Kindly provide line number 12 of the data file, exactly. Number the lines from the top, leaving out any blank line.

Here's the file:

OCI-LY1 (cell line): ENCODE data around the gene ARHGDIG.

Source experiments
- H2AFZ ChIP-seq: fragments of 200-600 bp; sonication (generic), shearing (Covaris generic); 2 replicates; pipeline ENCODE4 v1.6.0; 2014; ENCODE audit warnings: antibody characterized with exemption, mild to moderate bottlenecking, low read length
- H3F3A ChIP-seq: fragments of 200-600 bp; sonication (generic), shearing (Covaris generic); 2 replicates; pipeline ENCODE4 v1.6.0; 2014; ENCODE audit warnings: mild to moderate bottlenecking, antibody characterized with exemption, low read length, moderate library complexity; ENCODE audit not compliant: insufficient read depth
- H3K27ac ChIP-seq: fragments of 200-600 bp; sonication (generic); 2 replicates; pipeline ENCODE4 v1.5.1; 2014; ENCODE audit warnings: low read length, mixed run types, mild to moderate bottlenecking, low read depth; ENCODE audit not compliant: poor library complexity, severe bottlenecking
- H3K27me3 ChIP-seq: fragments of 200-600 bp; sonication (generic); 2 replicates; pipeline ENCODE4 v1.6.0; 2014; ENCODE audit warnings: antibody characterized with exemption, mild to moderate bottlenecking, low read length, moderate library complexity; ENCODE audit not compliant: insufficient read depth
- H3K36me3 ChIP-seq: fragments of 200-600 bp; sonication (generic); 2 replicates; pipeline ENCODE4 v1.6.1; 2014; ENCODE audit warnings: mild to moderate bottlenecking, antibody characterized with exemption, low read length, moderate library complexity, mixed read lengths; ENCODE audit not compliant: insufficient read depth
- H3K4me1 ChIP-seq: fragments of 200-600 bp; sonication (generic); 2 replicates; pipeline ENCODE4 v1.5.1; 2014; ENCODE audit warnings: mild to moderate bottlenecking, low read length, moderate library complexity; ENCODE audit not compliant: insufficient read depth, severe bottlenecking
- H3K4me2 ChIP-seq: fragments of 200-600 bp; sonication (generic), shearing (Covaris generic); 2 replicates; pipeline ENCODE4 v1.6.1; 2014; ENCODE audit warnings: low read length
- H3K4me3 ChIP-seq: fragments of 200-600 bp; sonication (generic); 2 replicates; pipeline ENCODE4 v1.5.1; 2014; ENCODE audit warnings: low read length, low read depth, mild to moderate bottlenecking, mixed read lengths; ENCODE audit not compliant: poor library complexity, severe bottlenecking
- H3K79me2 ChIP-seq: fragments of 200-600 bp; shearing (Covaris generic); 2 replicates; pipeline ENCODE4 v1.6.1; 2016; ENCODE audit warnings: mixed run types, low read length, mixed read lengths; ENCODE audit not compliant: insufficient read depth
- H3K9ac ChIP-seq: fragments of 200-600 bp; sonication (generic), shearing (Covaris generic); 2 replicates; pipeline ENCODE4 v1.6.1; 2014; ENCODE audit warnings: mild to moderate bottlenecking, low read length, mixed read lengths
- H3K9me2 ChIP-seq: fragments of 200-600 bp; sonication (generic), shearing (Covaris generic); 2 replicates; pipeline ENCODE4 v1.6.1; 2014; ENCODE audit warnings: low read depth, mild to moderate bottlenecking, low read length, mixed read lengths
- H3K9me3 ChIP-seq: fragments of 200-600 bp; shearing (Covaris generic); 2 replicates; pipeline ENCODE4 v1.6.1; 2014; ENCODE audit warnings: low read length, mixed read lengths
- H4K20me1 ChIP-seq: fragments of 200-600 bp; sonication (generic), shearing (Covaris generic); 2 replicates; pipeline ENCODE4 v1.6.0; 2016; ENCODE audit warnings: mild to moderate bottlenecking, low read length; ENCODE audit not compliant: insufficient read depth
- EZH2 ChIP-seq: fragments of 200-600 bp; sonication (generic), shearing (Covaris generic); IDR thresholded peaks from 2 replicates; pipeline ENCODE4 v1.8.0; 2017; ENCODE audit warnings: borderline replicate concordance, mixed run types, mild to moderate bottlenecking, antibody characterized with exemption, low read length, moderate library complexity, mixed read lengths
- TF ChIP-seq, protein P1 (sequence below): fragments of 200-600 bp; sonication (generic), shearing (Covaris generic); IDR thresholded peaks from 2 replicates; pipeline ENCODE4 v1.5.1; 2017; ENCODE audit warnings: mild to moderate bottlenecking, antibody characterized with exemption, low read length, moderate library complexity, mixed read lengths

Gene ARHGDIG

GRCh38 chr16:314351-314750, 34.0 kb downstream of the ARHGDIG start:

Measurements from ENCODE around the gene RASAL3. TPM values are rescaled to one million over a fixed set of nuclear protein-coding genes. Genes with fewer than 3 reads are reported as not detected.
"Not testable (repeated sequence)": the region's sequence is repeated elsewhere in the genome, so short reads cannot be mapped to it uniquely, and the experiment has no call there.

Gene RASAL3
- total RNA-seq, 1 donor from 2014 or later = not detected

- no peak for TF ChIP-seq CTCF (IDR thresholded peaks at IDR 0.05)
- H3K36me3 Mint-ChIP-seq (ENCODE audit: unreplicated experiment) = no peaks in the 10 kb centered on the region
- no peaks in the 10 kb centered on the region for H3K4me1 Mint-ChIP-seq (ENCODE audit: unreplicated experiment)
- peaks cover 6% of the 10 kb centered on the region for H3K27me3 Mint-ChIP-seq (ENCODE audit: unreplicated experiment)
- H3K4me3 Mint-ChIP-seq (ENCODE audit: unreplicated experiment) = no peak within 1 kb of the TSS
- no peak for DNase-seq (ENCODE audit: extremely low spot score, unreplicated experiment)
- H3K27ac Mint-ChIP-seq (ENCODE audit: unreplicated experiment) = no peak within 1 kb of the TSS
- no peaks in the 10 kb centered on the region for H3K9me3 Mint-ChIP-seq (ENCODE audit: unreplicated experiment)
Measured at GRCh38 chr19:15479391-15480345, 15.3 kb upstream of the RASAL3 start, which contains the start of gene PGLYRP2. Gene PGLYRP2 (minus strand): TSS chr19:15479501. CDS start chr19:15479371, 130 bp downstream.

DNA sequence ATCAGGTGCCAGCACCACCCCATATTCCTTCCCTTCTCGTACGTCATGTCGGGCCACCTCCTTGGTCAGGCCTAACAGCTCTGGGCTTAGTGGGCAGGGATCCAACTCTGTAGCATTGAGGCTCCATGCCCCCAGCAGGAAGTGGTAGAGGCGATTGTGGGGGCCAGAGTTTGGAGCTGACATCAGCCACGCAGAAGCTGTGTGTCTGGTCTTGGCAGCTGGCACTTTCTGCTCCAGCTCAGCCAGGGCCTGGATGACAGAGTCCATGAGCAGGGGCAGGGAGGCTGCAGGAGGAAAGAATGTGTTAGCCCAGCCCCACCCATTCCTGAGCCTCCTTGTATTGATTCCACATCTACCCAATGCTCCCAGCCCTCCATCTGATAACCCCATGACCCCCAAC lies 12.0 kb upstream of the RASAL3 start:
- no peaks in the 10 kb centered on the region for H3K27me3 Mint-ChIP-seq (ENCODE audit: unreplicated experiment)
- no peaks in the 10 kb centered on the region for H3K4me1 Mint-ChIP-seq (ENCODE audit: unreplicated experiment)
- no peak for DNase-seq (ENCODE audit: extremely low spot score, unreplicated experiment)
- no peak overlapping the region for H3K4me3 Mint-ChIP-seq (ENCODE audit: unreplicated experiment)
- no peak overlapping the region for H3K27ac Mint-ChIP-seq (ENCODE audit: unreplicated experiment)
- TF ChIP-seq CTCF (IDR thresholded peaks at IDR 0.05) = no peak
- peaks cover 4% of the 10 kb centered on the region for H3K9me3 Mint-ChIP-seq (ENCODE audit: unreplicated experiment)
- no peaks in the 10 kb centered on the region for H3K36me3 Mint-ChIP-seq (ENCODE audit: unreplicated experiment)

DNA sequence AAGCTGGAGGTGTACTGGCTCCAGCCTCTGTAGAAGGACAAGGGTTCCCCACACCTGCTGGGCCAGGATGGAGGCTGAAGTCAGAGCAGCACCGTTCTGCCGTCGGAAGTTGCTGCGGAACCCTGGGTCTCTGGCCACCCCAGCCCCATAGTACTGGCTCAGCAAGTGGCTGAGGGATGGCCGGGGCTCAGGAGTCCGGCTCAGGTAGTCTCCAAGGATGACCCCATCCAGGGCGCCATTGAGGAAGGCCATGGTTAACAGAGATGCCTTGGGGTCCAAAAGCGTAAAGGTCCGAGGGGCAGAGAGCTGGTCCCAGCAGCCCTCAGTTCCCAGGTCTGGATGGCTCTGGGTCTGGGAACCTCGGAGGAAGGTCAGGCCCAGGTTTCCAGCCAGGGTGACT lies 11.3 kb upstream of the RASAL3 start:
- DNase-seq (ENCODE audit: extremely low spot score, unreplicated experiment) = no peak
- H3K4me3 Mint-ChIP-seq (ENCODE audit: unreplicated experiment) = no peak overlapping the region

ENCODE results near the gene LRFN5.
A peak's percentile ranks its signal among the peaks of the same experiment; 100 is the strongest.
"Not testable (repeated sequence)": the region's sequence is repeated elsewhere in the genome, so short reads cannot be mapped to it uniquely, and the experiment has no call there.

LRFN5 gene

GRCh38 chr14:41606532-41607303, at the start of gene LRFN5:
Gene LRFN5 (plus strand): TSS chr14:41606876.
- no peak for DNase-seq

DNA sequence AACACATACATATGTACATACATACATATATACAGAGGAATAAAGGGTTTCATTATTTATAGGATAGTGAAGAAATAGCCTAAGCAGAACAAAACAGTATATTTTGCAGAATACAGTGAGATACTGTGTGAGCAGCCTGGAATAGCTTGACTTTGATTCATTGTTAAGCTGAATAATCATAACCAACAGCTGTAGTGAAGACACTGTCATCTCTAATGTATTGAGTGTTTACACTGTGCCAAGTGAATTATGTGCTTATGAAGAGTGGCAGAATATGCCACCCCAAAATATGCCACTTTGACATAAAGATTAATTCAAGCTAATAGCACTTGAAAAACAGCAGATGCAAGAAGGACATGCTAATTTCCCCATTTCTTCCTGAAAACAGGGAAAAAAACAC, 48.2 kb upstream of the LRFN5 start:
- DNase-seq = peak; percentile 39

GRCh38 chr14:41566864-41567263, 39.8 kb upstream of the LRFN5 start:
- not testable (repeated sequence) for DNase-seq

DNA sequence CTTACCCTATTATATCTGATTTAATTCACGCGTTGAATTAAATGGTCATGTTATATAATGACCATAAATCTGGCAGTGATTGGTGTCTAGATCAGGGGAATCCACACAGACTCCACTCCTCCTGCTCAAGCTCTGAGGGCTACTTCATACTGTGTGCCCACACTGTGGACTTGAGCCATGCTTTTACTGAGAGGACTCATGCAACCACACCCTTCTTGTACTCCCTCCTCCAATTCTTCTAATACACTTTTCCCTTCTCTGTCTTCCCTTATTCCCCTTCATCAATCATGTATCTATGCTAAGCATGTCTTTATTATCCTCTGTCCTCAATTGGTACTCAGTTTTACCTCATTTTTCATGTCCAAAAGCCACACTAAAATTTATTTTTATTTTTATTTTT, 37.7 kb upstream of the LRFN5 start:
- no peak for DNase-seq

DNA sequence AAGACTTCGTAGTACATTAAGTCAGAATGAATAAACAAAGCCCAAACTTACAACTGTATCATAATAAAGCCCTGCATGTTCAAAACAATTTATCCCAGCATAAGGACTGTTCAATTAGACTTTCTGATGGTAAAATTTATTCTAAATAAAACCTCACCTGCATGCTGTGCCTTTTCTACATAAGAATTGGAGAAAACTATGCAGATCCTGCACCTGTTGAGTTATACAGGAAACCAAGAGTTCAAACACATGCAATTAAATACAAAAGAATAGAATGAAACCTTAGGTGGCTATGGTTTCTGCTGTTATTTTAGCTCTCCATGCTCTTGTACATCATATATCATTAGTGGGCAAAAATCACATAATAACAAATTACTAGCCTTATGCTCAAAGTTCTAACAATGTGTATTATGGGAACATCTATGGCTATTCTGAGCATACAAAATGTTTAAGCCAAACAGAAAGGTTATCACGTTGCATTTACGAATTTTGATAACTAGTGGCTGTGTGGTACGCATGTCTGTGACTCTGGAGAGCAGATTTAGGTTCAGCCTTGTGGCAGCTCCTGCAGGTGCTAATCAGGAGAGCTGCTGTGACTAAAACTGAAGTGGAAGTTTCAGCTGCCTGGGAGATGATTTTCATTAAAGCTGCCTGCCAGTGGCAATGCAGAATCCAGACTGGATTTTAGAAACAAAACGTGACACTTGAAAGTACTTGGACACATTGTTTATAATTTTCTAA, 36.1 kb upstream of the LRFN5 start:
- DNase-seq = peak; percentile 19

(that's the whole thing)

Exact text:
- H3K9ac ChIP-seq: fragments of 200-600 bp; sonication (generic), shearing (Covaris generic); 2 replicates; pipeline ENCODE4 v1.6.1; 2014; ENCODE audit warnings: mild to moderate bottlenecking, low read length, mixed read lengths